Decreasing Relative Risk Aversion and Tests of Risk Sharing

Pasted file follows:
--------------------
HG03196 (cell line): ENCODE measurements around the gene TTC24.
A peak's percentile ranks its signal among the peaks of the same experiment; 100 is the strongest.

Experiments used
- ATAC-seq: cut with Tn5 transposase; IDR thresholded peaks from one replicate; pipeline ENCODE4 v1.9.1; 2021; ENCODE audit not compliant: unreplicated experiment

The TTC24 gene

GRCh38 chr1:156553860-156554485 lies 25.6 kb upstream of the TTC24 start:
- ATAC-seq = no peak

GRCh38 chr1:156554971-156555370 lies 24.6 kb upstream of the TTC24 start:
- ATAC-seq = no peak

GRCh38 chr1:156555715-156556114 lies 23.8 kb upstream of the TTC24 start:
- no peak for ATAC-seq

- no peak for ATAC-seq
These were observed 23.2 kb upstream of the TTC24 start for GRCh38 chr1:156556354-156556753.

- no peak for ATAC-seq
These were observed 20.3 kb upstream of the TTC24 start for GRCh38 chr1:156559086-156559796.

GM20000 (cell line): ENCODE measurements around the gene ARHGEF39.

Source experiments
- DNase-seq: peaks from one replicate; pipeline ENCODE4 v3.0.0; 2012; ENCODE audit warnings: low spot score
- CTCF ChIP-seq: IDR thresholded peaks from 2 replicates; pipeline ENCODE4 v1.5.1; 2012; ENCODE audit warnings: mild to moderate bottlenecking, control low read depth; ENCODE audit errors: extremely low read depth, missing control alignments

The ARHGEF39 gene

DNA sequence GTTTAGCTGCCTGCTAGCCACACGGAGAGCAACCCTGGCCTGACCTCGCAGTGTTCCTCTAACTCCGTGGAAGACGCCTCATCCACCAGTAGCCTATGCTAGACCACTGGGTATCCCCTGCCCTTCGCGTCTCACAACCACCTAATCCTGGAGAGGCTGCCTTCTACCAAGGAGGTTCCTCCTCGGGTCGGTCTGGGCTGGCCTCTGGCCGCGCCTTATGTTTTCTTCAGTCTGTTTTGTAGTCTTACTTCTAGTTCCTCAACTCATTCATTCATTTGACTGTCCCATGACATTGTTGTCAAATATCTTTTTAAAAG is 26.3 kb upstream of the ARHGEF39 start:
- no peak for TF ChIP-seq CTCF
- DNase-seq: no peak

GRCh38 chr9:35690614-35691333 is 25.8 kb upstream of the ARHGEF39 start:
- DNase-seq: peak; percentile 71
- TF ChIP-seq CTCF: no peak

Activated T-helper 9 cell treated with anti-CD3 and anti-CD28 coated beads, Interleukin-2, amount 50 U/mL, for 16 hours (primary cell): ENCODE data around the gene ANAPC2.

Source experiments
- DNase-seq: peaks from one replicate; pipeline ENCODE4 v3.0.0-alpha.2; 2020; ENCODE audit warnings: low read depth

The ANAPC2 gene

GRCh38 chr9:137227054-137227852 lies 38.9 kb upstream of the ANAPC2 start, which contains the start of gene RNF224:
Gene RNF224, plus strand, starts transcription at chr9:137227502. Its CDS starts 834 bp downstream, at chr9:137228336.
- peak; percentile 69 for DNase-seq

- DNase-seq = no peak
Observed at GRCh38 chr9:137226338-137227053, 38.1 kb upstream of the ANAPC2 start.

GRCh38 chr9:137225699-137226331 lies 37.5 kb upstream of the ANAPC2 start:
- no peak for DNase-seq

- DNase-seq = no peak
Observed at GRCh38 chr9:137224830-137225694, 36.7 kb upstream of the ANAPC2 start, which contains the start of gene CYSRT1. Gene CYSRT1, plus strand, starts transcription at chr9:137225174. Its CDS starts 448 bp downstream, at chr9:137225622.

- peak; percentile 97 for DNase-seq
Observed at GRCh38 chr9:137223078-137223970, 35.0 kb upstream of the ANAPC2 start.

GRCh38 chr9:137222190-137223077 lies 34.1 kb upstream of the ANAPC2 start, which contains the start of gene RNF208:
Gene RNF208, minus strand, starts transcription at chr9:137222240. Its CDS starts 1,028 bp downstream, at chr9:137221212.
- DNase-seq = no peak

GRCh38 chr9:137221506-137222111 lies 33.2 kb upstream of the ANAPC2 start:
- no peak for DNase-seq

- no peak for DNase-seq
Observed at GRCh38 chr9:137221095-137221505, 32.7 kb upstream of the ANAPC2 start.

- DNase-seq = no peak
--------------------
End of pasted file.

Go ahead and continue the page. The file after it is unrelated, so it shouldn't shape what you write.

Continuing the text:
The relative risk aversion (RRA) coefficient of a household whose consumption is close to the subsistence level may be very high. For example, if consumption is exactly at the subsistence level, the household may not be willing to bear any risk. If this is the case, then the RRA coefficient must be a decreasing function of wealth for poor households. Therefore we should allow the possibility of decreasing RRA (DRRA) in testing the full risk sharing hypothesis. However, existing tests in the empirical literature are derived using preferences that exhibit either increasing or constant RRA even when they are applied to data containing low-income households. We therefore use a Hyperbolic Absolute Risk Aversion (HARA) utility, which implies increasing, constant, and decreasing RRA as special cases, to test full risk-sharing hypothesis. Using the International Food Policy Research Institute (IFPRI) and the International Crops Research Institute of the Semi-Arid Tropics (ICRISAT) household level data sets, we find evidence in support of the DRRA hypothesis, along with evidence favoring full risk-sharing hypothesis at the village level, and evidence against the hypothesis at the inter-village level. When RRA is restricted to be constant, we replicate the previous results in the literature: reject the full risk-sharing hypothesis at both levels. Our tests, however, reject this restriction and favor DRRA in almost all cases. These results suggest that it is important to allow for DRRA in testing the full risk-sharing hypothesis when data containing low-income households are investigated.
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